About the painting
is a medium sized abstract paintings created with a technique that I have never seen before – more on that later. The painting is essentially a pair of offset, opposing circle patterns that are made up of red, orange, white , pink and sliver enamel paints.
The base is a dense black that has a semi-sheen finish so it has the rather wonderful ability to reflect certain wavelengths of light. Tis means you get a very slight reflection of its environment which has the effect of changing the color of the black and morphing it into different tones. It’s hard to explain but very engaging to walk around.
The brand new tech
For a long time I wanted to paint halos. I first noticed them when I saw what came off my spin table after painting.. I get these rings of paint appear on the floor of the paint pod and very often they look incredible. So, we set about designing and building our very own halo Spin Machine that we nicknamed The ‘Spin-O-Matic’.
The rig, which has a very small footprint, is entirely battery operated and can be used via a remote control. This means I can place the machine on a piece of canvas and spin without wires or any interference. Just load it with paint and go for it.
Of course, with anything new like this, I need time to get used to what it does and explore the possibilities (and discover the shortcomings). Some time later we decided to do the first proper halo paintings live on air and you can see this painting (as well as one other) created in full in the video below.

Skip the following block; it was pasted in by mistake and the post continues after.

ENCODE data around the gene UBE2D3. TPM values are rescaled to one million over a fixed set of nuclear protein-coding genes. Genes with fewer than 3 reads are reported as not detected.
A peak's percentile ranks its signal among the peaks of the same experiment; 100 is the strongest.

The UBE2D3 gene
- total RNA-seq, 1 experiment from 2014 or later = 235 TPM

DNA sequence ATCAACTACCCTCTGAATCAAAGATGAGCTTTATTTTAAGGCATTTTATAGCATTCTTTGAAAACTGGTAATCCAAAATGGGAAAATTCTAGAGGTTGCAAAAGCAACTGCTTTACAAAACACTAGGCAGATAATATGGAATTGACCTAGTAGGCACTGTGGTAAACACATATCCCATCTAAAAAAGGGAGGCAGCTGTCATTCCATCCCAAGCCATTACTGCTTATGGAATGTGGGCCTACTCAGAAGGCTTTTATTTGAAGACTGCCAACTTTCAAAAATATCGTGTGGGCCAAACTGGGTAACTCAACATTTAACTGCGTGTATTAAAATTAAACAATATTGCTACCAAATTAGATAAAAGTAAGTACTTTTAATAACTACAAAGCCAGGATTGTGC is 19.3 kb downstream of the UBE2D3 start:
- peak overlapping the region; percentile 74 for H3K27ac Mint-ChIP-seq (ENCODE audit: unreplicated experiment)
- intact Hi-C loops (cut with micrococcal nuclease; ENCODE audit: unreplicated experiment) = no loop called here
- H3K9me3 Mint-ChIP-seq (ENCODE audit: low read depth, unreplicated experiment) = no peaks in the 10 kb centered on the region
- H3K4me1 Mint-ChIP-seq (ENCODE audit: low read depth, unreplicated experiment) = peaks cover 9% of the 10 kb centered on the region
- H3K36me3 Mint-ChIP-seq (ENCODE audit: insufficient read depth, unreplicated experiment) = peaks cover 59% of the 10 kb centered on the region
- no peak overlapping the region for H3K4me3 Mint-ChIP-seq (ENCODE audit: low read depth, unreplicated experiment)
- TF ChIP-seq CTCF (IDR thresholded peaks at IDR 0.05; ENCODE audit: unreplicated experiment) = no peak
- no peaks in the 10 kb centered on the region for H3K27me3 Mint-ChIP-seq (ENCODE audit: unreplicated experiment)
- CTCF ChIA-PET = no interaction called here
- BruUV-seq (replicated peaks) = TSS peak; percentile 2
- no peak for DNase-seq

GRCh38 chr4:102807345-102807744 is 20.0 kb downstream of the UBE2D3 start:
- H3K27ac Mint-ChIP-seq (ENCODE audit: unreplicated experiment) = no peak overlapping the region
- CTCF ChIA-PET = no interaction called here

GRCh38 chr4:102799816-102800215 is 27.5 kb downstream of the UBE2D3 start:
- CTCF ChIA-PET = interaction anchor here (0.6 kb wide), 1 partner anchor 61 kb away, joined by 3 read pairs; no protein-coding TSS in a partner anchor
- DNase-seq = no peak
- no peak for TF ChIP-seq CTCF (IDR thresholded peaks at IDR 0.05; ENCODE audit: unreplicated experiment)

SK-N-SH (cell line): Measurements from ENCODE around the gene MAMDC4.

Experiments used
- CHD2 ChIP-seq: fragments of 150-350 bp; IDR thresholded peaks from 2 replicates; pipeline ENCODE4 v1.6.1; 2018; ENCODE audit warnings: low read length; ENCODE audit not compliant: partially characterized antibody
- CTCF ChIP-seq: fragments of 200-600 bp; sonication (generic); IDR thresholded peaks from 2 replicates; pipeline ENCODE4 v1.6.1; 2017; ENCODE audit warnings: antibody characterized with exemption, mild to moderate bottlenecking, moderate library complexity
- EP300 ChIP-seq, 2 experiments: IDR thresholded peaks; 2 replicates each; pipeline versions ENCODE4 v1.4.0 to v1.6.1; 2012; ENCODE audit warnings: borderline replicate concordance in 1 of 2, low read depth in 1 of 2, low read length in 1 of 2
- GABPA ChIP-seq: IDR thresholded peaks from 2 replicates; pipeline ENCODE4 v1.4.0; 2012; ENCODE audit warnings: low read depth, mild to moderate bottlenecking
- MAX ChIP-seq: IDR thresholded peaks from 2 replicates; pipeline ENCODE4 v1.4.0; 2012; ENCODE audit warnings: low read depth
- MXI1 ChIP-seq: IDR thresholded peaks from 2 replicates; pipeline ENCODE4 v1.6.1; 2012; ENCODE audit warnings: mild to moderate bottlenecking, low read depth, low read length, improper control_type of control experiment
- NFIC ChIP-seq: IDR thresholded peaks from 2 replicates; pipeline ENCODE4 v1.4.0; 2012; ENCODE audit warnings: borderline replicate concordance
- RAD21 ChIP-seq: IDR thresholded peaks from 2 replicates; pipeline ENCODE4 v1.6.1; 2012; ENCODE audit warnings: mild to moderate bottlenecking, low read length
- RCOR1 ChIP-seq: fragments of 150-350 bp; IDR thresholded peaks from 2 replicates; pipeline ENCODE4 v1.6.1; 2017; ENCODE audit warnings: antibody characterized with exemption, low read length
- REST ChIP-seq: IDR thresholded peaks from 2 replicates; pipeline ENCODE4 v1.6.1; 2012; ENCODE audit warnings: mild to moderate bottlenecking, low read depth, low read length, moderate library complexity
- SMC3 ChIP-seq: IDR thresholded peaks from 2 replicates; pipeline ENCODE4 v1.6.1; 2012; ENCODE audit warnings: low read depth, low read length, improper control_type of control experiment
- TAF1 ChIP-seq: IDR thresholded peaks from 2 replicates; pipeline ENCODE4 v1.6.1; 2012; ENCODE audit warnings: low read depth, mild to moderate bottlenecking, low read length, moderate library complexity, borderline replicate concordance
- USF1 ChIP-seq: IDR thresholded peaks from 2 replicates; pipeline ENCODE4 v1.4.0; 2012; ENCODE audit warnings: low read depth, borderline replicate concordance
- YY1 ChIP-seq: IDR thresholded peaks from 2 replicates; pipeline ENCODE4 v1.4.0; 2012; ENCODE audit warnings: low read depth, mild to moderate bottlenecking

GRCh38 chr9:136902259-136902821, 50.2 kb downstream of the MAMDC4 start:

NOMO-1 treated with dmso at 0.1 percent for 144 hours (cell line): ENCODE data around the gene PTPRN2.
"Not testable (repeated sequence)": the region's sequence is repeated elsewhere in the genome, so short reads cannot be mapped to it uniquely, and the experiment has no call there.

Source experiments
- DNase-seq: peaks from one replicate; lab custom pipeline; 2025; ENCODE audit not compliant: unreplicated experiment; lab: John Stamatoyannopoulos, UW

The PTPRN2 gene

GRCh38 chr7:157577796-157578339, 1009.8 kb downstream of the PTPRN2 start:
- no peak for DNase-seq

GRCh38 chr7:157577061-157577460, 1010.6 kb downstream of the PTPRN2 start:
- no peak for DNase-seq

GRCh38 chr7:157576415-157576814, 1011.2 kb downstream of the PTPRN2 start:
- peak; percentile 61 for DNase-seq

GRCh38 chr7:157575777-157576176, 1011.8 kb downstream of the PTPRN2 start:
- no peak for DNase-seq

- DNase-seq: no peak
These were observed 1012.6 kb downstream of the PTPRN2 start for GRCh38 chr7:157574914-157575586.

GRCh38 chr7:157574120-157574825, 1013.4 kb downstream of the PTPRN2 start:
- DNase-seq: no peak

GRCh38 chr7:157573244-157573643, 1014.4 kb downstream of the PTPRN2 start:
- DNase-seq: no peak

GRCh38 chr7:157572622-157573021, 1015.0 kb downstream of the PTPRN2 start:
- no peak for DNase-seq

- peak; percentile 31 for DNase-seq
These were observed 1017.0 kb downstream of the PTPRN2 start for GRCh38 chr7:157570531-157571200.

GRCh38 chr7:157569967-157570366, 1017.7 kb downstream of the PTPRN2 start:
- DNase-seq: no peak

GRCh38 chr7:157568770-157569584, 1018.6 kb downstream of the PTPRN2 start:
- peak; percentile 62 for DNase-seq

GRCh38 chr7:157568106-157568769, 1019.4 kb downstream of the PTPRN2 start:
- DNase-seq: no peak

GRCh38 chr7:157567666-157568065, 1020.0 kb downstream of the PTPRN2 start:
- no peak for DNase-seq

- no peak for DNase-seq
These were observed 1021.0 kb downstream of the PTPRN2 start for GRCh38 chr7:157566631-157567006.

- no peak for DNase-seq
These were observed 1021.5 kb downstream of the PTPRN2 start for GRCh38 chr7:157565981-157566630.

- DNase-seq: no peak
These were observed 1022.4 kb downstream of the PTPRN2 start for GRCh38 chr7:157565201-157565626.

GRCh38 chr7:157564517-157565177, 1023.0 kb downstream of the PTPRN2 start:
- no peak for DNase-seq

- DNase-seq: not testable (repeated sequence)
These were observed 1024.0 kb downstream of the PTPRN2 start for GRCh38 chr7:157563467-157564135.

What you get from all this innovation and foresight is a painting that hits you from a number of different levels. Firstly, as a composition of forms, it’s effortlessly beautiful. The circles are perfectly balanced from either side and offset in the same place both ways so it never feels uneasy or weighted.
Then there is the colour choice. In my mind these are timeless. The combination of red, orange and black always feels warm and centered. Then we get to the halos themselves. If you have a look at the close up images you can see how complex these structures are – formed out of a number of separate spins and matching paint applications.
I varied what paint when on, hew thick or thin it was, the volume of it and how long and how fast it spun for, variables like these are critical to how a panting will come out and part of the juggling act in doing this is to know when it’s going right and wrong so you can make adjustments along the way. And remember I did this live and unedited so that becomes another pressure to balance.
Overall i am thrilled with how this came out. It is the first of its kind and I have , until now, never seen another painting like it anywhere and certainly not made in the way I have done it. So I am immensely proud of achieving something new and distinctly Swarez. Watch out for more to come.